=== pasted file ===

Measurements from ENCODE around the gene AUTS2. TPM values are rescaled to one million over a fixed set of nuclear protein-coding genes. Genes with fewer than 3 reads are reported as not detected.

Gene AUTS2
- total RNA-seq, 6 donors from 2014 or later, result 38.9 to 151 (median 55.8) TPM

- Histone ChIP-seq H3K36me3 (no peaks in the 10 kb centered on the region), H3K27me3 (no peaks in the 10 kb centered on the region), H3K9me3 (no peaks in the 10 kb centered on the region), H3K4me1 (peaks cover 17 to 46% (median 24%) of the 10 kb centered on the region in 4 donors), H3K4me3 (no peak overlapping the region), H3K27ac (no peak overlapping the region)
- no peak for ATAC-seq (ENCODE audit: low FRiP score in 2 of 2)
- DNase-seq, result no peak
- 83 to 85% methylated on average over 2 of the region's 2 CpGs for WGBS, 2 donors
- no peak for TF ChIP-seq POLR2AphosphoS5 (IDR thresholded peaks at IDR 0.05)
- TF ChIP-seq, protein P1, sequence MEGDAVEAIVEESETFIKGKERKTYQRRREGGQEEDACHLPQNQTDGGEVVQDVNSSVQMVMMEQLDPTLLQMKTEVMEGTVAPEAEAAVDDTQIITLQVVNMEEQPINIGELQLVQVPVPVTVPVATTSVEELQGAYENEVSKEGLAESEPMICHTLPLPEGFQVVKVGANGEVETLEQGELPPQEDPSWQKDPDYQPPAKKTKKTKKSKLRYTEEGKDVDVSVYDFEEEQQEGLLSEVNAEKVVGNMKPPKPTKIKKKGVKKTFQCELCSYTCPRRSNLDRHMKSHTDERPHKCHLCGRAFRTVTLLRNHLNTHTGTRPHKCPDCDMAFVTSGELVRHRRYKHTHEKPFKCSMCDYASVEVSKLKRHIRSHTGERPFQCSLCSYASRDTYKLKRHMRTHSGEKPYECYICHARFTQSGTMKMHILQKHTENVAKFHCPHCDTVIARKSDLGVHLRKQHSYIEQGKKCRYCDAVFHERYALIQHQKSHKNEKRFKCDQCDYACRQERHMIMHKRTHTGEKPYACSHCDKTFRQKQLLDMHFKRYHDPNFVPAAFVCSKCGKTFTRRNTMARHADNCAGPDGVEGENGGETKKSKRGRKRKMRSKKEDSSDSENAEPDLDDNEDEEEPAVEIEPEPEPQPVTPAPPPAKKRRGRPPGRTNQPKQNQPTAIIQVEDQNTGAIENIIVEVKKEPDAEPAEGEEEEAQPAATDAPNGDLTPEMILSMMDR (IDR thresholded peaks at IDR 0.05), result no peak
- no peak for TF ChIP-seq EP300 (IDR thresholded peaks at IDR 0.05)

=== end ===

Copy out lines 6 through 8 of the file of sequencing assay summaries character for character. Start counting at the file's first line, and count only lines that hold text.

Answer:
- DNase-seq, result no peak
- 83 to 85% methylated on average over 2 of the region's 2 CpGs for WGBS, 2 donors
- no peak for TF ChIP-seq POLR2AphosphoS5 (IDR thresholded peaks at IDR 0.05)